Much of the author's own culture and childhood come thru in Dixieland Sushi, as she, like the main character Jen, grew up in a bi-racial family of English and Japanese decent. Cara's pop-culture hero, Mr. Miyagi, is featured at the start of each chapter with his Karate Kid words of wisdom. Every other chapter is an 80's flashback which helps to introduce you more to Jen and her quirky ways. While some may think the references to 80's iconic culture is overdone - if you were a teenager in the 80's you will love the references, as most likely, you experienced each one - but might be hesitant to admit it :)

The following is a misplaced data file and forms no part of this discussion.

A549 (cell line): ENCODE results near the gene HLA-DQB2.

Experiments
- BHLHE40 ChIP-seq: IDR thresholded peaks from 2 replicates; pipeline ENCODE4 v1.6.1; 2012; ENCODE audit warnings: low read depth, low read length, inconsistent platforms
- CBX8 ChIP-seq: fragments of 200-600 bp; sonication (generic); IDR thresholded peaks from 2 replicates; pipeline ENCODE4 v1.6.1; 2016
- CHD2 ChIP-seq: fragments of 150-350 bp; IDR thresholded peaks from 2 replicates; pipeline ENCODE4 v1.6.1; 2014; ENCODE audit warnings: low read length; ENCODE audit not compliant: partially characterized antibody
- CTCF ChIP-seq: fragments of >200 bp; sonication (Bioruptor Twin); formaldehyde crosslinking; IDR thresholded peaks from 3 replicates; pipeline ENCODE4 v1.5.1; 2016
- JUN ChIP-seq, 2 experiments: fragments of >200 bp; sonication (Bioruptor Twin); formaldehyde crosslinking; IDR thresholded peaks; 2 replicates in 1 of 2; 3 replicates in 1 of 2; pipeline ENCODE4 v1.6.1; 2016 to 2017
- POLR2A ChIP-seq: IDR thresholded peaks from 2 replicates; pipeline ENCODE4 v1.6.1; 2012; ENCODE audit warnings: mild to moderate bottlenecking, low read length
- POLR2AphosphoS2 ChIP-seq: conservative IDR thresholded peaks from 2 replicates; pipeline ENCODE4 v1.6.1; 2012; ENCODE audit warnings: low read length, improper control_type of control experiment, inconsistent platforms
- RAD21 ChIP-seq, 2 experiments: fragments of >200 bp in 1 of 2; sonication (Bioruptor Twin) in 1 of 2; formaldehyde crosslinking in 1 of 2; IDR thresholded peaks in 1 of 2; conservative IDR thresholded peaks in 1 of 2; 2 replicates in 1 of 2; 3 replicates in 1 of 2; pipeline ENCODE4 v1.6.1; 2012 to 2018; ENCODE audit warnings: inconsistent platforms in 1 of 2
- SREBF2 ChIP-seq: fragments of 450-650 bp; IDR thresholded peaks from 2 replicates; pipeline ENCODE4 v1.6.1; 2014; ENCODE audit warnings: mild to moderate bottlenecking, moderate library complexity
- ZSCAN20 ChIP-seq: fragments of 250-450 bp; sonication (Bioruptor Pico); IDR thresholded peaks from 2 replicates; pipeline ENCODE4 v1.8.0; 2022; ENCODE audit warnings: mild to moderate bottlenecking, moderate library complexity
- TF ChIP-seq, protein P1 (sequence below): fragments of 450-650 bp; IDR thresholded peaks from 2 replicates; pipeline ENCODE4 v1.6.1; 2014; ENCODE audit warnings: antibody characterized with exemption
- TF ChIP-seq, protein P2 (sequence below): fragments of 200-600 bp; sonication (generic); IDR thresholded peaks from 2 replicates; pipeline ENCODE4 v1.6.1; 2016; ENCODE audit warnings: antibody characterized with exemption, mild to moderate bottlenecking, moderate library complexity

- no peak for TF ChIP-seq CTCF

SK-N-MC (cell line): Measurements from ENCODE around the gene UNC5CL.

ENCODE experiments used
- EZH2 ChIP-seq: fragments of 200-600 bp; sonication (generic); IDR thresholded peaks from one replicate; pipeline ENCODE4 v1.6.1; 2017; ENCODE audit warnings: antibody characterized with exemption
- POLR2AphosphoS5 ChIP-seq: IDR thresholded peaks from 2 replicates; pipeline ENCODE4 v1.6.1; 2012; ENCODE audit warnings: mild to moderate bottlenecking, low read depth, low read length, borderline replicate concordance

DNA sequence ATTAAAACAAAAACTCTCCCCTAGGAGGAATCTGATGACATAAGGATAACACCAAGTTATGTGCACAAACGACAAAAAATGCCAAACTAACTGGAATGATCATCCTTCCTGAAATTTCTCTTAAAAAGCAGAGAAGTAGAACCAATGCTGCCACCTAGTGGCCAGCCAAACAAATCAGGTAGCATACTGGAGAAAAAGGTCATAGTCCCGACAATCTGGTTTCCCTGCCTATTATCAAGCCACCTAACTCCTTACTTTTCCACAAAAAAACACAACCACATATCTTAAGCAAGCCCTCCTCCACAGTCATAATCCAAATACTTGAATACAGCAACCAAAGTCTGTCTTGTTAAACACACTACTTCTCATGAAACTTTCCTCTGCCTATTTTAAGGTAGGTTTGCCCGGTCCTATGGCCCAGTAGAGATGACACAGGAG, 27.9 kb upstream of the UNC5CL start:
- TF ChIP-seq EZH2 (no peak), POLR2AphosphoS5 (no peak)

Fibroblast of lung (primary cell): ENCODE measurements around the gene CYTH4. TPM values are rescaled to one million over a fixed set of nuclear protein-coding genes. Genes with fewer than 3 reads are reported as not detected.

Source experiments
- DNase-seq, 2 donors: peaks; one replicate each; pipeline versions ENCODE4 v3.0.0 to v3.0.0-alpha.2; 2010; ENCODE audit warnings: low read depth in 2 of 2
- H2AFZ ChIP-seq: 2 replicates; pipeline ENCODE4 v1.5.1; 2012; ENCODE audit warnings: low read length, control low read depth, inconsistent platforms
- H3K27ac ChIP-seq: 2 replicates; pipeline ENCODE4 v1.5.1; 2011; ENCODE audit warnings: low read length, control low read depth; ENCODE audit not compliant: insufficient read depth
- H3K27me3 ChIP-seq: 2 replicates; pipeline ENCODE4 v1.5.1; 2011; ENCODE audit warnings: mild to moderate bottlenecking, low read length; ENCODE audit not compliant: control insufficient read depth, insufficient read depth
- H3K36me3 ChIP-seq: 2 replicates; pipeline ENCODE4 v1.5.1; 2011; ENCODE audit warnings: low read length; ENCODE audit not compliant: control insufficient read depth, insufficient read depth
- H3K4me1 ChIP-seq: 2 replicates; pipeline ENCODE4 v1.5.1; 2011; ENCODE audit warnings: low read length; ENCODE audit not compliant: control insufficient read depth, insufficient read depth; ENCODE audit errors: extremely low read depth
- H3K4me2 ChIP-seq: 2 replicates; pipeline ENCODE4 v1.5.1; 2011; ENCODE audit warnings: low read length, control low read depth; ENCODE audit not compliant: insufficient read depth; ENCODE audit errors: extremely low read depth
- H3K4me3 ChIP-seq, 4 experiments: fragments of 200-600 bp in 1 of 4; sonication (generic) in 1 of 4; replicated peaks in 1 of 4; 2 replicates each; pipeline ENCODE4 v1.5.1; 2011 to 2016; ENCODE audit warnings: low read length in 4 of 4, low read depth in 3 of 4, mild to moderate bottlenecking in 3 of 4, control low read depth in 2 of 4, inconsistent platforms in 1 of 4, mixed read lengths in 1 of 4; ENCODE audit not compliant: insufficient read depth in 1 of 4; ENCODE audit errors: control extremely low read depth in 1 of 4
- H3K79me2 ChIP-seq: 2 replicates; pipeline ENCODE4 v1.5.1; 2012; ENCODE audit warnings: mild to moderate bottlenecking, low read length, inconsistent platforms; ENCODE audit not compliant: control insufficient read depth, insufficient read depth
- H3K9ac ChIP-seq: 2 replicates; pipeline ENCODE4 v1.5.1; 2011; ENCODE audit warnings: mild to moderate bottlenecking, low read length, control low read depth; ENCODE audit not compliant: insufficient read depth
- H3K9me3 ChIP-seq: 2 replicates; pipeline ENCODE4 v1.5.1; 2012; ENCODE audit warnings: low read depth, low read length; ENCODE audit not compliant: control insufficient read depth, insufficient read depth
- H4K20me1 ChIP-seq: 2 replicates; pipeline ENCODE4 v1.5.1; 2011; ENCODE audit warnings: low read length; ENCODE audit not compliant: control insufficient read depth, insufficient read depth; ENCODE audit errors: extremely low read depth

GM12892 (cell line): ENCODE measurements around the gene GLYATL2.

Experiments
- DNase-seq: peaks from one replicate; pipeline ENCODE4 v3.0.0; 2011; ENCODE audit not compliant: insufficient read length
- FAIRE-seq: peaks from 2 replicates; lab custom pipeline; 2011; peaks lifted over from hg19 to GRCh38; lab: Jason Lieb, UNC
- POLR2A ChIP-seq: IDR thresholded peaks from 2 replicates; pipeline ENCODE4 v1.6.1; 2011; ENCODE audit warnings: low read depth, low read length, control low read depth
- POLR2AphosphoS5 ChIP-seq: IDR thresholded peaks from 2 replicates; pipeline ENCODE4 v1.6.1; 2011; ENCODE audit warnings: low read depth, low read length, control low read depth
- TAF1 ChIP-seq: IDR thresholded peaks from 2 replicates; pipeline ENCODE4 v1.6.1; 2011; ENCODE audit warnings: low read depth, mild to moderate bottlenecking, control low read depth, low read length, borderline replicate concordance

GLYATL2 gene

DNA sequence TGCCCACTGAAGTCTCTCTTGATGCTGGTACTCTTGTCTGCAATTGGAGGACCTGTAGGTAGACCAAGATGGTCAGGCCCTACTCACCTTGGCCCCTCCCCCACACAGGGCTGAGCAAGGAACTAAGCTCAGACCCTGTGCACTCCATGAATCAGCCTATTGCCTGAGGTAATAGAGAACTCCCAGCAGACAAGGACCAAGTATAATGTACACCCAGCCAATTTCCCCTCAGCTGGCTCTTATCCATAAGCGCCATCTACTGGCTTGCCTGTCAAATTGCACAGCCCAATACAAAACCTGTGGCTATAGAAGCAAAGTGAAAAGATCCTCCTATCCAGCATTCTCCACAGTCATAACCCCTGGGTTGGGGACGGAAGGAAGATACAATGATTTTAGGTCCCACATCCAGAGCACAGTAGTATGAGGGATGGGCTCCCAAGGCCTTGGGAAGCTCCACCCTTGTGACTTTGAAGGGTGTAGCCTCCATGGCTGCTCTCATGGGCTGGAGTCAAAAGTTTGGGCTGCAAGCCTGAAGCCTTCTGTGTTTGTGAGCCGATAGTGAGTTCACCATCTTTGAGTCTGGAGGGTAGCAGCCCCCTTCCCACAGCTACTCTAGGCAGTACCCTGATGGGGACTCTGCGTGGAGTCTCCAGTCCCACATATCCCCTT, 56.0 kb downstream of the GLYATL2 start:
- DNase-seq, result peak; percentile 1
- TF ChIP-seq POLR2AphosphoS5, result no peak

Cara writes of Jen Nakamura Taylor, whose cousin has announced she is marrying Kevin Peterson. This is the boy that Jen has secretly had a crush on since childhood. Realizing that she can't get out of not attending the wedding, Jen must find a date. So she persuades her best friend Nigel Riley to escort her back home to the south. As Jen works hard at surviving the meeting of past and present back home, she finally learns to come to terms with her heritage, her love life, and herself.
A definite must-read! Sure hope Lifetime TV has plans to make this novel into a movie as well.